Fighting the battle against drowsiness

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People are tired… of being tired.

One survey by the Rodhad University in the Netherlands found that 30% of visits to doctors involve complaints about feeling tired; meanwhile, the US Center for Disease Control and Prevention estimates that 35% of people are lacking sufficient sleep. These closely tally with UK GPs reporting that one fifth of visits relate to fatigue.

But what is causing so many of us to feel fatigued to the point of seeking professional consultation?

Personal and executive coach Dr Sally Ann Law’s clients often come to her experiencing symptoms of burnout. “Many people feel that there are not enough hours in the day to meet all the commitments they have on their plate. They feel like no matter how many hours they put in they can never do enough, either at work or at home, to do the best job possible. That can leave people feeling anxious, guilty and exhausted.”

Yet there is no one size fits all answer, says Azmina Govindji, award-winning dietitian and media nutritionist. “Tiredness is often multi-factorial. Common causes are irregular eating habits, lack of certain nutrients, stress, inactivity, unhealthy lifestyle.”

Indeed, tiredness can be caused by factors relating to physical, psychological or lifestyle aspects.

“The symptoms vary from person to person and in severity; however, among the most common are: inability to concentrate; exhaustion; lack of motivation; low mood; physical exhaustion; irritability; tearfulness; headaches; other physical problems like stomach aches, muscle fatigue,” says Law.

“In some cases, they could be a result of an out-of-balance lifestyle, including poor diet, excess alcohol or drug consumption, no exercise, or just too much to do,” says Law.

To help understand the possible factors and influencers causing you to feel tired, Law suggests doing an audit of your life. “Work out a plan to take control of all the things that you can realistically do. Get them into a more manageable shape. See what you can get rid of – what makes you unhappy, what saps your time and energy. Build time in for regular exercise and try to eat as healthily as possible.”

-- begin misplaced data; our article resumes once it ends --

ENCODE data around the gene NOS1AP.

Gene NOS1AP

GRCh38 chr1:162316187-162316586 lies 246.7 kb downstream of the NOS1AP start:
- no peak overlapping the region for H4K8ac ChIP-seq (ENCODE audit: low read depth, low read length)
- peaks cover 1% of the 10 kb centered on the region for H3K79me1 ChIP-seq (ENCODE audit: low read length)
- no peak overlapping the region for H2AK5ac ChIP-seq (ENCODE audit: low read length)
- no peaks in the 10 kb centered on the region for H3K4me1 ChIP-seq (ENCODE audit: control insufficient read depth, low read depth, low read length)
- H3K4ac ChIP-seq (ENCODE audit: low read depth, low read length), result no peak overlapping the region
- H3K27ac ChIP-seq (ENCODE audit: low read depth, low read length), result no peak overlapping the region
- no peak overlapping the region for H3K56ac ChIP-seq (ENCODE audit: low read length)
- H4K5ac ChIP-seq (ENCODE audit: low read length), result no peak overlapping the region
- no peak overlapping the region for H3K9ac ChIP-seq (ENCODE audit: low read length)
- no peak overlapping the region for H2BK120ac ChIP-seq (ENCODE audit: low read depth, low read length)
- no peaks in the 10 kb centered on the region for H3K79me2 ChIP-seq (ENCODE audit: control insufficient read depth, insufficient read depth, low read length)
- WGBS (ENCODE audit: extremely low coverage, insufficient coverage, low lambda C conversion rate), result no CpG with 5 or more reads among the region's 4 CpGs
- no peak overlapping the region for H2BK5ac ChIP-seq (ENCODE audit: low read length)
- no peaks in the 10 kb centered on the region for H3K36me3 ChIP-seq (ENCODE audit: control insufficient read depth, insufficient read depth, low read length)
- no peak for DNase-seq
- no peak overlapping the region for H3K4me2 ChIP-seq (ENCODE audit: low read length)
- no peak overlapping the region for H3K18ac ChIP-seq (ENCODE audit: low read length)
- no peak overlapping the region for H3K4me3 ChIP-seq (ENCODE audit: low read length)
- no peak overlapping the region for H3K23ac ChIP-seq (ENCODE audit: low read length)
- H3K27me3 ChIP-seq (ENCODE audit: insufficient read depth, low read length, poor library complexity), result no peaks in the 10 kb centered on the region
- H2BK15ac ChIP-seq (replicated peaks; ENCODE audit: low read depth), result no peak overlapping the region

Wake up to nutrition

“What we eat affects our energy levels. Food is made up of macronutrients (carbs, fats, proteins) and micronutrients (vitamins, minerals, phytochemicals) and an imbalance in either group can affect energy levels. Combat fatigue by eating regular meals and planned, wise snacks, says Govindji.”

“Make sure you get a good variety of essential nutrients, in line with the Eatwell Guide. Drink enough fluid, cut down on sugar, and rich and fatty foods, and eat more fruit and veg,” she added.

Additionally, heavy high fat meals in the evening can affect sleep quality, says dietician Dr Carrie Ruxton. “Eat more before 5pm and eat light meals and salads later in the evening. A milky drink before bed can help because of the high carbohydrate content which makes us sleepy.”

Low iron levels are a common reason for low energy levels. “Iron is needed to make haemoglobin, the pigment in red blood cells, which carries oxygen around the body into your muscle tissues,” says Govindji. “Eating less iron can mean your blood is less able to carry enough oxygen, which can exacerbate fatigue.

How to combat fatigue

Pump iron: Eat lean red meat several times a week, supplemented with nuts and seeds, dark green leafy veg, and fortified cereals. “Make sure you have a source of vitamin C, like salad or a small glass of orange juice with veggie sources of iron, as this helps the body absorb the iron more easily,” advises Govindji.

Hi GI: Vegetables, beans, pulses and salad foods are low in glycaemic index, which means they are more slowly digested, often called ‘slow release carbs’. “There is research to indicate that low GI carbs can help you to feel fuller for longer and keep your energy levels up over a longer period of time. You also need B vitamins to help you release energy from food,” says Govindji.

Drink less, run more: “A non-diet solution is to spend 30-60 minutes per day being physically active, as well as less time on the computer/phone, especially 1-2 hours before bed,” says Ruxton. “Alcohol and caffeine in the evening can also reduce our quality of sleep, making us feel tired, even if we sleep for 7-8 hours.”

Depression? Seek help: Any one or more of the symptoms of tiredness could suggest depression or be a result of depression, in which case you should speak to their GP immediately, says Law.

Neil Johnson is a freelance business journalist who contributes regularly to trade publications and member organisations, covering employability, recruitment, business trends and industrial analysis.

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